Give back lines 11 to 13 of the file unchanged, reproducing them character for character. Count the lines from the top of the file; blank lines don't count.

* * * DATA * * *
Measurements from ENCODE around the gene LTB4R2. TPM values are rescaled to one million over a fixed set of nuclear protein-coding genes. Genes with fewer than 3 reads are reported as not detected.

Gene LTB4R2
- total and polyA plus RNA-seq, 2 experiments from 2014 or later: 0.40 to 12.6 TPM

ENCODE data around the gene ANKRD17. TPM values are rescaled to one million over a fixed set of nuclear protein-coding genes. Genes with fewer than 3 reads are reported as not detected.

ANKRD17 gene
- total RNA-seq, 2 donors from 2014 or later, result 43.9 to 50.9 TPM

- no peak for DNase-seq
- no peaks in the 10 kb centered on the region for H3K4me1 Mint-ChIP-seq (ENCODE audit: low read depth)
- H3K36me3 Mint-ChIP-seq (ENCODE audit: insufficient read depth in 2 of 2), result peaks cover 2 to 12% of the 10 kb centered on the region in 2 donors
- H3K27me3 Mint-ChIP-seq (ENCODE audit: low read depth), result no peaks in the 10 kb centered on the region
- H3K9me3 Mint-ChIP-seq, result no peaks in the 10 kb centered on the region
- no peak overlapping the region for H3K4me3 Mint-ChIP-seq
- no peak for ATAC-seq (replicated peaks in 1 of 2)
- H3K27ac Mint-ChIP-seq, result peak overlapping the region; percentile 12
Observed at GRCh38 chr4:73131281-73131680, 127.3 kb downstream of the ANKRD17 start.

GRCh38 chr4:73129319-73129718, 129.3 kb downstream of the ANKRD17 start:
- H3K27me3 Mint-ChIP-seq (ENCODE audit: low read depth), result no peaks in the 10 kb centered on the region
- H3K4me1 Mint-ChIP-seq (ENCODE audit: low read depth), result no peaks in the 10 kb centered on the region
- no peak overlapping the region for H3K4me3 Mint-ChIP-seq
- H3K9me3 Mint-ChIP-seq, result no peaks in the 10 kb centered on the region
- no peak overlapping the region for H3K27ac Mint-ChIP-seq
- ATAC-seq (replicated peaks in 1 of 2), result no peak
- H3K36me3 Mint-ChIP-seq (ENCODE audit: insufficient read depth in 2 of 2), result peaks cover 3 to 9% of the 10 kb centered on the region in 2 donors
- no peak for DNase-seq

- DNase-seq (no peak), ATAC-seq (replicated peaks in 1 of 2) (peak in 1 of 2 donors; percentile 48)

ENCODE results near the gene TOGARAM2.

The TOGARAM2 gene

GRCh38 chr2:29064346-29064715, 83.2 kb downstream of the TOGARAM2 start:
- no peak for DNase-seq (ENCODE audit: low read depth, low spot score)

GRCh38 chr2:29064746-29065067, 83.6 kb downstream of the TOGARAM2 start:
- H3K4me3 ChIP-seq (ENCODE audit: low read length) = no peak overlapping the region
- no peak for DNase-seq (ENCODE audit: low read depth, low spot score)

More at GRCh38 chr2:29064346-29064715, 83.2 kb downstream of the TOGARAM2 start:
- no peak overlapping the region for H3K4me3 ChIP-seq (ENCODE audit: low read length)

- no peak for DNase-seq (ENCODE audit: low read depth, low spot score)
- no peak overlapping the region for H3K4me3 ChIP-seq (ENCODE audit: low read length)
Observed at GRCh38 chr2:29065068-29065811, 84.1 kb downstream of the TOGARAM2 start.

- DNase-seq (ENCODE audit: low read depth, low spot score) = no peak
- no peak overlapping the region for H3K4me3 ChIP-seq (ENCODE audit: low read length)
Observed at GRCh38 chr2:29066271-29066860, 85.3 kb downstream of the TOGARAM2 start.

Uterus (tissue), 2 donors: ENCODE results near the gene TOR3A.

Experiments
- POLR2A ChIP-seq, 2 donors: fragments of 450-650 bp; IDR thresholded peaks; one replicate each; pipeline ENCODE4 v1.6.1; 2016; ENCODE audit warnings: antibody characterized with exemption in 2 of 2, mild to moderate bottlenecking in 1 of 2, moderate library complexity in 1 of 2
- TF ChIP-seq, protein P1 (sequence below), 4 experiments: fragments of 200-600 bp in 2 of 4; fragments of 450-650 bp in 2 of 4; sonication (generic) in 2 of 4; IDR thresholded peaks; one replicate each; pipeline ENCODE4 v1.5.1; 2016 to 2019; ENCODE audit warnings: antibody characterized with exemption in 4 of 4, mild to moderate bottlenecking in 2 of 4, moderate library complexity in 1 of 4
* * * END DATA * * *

- H3K9me3 Mint-ChIP-seq, result no peaks in the 10 kb centered on the region
- no peak overlapping the region for H3K4me3 Mint-ChIP-seq
- no peak for ATAC-seq (replicated peaks in 1 of 2)